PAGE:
Coachella is hugely attended by fans, press, and other industry people — last year, the festival drew crowds of around 80,000 people each day over two weekends. Coachella's packed lineups tend to span many diverse genres and serve multiple generations of music fans, making it seem more inclusive to large audiences than specialized, smaller festivals. Curiously, though, there's still a considerable blind spot when it comes to the way Coachella is booked: Where, exactly, are all the female performers?
Although most other festivals are no better in this regard, Coachella, which regards itself as a "diverse" leader in the field, is the most indicative of this problem. BuzzFeed analyzed the gender imbalance of Coachella bills by comparing the statistical breakdown of how many female-fronted acts have played not only this year's festival, but each one since it began. The research conducted under these terms reveals that women musicians have always been severely underrepresented at Coachella. Since its inception in 1999, the average of female-driven acts at Coachella represents about 16% of the total bill, and throughout the festival's history on the whole, there has never been a year with more than a 25% female lineup. This year was especially disproportionate in terms of gender visibility.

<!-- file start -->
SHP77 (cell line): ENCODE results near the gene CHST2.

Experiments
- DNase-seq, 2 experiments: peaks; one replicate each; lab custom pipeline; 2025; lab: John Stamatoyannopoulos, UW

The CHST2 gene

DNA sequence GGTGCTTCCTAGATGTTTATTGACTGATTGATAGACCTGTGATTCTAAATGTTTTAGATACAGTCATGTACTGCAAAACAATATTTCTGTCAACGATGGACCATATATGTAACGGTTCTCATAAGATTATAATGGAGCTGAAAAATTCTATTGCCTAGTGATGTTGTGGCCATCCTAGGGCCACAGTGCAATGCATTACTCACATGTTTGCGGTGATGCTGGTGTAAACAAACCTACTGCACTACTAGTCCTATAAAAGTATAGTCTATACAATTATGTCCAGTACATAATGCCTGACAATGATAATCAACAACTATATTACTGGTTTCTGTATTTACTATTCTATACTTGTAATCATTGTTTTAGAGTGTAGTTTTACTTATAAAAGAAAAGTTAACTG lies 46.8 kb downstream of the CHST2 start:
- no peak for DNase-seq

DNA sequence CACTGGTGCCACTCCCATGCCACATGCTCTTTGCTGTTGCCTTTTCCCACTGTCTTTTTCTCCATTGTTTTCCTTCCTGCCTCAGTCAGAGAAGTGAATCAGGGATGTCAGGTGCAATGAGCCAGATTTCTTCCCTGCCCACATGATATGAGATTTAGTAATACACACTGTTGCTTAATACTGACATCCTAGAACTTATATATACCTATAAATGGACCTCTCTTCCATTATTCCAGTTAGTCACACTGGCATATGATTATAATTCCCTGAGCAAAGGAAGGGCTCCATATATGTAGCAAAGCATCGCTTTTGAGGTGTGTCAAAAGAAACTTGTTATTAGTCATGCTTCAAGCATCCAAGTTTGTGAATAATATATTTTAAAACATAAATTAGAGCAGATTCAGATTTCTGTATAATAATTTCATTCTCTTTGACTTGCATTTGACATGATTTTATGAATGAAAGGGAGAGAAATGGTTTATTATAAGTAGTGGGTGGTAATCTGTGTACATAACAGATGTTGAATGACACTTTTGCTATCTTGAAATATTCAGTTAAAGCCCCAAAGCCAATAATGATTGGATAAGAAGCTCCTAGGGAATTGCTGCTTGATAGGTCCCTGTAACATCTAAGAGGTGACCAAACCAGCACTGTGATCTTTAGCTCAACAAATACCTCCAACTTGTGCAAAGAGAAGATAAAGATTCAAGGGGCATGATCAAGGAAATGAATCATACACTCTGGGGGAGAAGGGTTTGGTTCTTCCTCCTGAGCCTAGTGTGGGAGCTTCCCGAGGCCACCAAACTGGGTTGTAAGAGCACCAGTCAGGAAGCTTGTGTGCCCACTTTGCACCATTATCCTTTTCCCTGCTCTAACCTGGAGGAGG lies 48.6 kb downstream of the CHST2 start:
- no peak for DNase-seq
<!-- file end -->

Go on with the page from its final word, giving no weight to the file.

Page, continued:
The data becomes even more troubling when one weighs the amount of male top-tier headliners versus female ones at Coachella. Throughout all 13 festivals, exactly two female musicians have appeared at the highest level of its bills — Björk in 2002 and 2007, and Portishead in 2008. This indicates that even when women are booked for the festival, it's very improbable that they'll reach higher than a secondary position on the bill, at best. Still, it's clear from the charts that for the most part, Coachella has made minor steps forward in terms of gender inclusion over the past few years. But this also makes it especially striking that 2013's bill is among the top five most male-dominated of the festival's entire run. In a recent interview with the San Diego Union-Tribune, Coachella founder Paul Tollett had the following to say about selecting performers: "In general, we like the diversity when we're putting a festival together." Except, it would seem, when it comes to gender.